Project Euler in Clojure – Problem 6

In trying to learn Clojure and wrap my head around good functional programming, and hoping to learn more idiomatic Clojure, I have started working through the Project Euler problems. In doing this, I have also setup a repository on github.com to keep track of my progress, which can be found at https://github.com/stevenproctor/project-euler-clojure.  My approach to Problem 5 can be found here.

Problem 6 of Project Euler is described as:

Find the difference between the sum of the squares of the
first one hundred natural numbers and the square of the sum.

This is another problem that seems to translate almost directly from the problem statement into the operations that need to be performed.

I find the square of the sums from 1 to the (inc n), where n is bound to 100 for the problem definition, as I want the number that n is bound to to be included in the range. This is coded as:

(Math/pow (reduce + (range 1 (inc n))) 2)

As well as I find the sum of the squares from 1 to the (inc n).

(reduce + (map #(Math/pow % 2) (range 1 (inc n))))

I then pieced these two solutions together, subtracting the two values. When doing this at the REPL, it gave the result as an exponent, which I didn’t like the look of, so I put the function bigint around the subtraction function, giving the full solution as:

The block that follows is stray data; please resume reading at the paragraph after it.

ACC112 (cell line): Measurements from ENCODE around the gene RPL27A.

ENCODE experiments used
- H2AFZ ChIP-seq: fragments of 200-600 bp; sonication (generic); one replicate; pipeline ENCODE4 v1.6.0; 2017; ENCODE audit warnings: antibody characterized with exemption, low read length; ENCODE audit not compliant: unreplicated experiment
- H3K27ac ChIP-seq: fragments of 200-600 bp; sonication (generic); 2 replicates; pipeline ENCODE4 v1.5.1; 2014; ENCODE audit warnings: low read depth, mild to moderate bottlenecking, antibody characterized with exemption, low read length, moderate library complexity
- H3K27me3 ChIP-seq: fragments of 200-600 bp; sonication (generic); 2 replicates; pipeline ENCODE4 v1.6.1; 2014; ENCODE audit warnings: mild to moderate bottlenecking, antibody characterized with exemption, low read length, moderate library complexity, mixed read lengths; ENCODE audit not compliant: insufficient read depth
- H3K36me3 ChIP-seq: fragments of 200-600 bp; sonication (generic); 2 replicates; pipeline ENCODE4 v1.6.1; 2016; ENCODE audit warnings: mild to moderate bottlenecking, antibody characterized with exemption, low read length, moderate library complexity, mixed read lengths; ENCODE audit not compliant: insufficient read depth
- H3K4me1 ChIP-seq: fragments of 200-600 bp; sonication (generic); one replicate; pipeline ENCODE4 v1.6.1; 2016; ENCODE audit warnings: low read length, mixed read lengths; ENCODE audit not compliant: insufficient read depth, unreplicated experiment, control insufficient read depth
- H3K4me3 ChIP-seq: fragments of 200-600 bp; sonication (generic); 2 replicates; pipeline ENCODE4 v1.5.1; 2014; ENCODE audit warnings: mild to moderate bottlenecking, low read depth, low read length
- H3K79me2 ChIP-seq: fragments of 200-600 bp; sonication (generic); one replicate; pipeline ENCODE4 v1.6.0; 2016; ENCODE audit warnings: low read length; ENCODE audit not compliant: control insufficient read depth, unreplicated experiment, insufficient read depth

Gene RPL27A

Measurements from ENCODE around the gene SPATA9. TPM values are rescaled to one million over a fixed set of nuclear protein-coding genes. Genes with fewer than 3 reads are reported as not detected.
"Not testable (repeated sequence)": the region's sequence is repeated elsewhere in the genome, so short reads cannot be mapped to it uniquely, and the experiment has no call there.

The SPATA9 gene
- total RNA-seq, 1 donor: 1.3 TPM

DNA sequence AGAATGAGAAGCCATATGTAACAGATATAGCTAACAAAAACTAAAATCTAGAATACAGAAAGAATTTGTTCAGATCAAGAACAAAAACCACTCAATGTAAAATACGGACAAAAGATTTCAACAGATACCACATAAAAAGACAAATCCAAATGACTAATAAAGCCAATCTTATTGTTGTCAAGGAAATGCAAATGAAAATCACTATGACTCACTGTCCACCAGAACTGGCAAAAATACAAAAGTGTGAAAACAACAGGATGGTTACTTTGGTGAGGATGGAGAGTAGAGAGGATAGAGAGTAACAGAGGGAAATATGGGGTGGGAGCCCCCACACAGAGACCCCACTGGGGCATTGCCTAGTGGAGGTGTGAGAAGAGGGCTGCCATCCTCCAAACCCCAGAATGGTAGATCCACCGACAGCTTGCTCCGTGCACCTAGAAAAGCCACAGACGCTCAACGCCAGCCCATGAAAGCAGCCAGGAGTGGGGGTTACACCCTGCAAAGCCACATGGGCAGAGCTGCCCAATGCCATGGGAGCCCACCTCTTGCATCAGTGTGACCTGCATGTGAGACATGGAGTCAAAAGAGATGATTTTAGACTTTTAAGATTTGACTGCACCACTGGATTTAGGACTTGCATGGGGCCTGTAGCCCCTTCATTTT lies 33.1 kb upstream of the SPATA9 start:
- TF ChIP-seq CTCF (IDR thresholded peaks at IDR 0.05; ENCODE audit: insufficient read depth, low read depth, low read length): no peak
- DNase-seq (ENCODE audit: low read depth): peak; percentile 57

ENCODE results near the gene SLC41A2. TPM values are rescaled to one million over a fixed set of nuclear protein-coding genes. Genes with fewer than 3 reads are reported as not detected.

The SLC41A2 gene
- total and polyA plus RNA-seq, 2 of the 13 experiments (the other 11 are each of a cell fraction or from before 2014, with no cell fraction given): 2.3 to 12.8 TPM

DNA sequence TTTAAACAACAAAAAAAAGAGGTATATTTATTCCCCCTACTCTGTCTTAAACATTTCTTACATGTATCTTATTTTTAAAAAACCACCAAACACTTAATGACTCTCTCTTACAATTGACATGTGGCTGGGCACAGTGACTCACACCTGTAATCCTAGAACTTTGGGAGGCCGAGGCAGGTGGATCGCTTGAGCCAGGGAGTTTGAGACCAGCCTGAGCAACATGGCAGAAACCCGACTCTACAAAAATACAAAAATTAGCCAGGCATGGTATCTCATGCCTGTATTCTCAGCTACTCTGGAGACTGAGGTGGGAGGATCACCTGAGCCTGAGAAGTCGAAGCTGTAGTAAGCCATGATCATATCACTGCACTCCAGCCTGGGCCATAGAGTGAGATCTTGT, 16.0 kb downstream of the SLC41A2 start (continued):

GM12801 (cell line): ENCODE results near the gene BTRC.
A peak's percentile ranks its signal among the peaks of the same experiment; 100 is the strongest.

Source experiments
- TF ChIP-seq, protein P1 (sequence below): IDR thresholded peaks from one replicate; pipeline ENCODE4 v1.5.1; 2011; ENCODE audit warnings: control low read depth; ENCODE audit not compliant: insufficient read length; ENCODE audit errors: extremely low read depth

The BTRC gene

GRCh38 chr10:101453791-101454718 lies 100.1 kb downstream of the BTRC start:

(defn problem6
  ([] (problem6 100))
  ([n] (bigint (-
         (Math/pow (reduce + (range 1 (inc n))) 2)
         (reduce + (map #(Math/pow % 2) (range 1 (inc n))))))))

Again, I would love comments and suggestions on my solution to this problem, and if there are tweaks to make it more Clojure-ish.

**Update**
My solution to Problem 7 can be found here.

–Proctor

4 thoughts on “Project Euler in Clojure – Problem 6

  1. Pingback: Project Euler in Clojure – Problem 5 « Proctor It

  2. Pingback: Project Euler in Clojure – Problem 7 « Proctor It

  3. Arcane Sentiment

    Don’t hesitate to make convenience functions. If you want to express the problem in terms of square and sum, then define them — they’re easy and they let you avoid writing (Math/pow ... 2) and (reduce + ...) repeatedly.

    If you use * instead of Math/pow, you can avoid converting to floats.

    Reply
    1. Proctor

      Thanks for the tips. I will have to keep this in mind, and think about refactoring more as well as I try and learn Clojure.

      Reply

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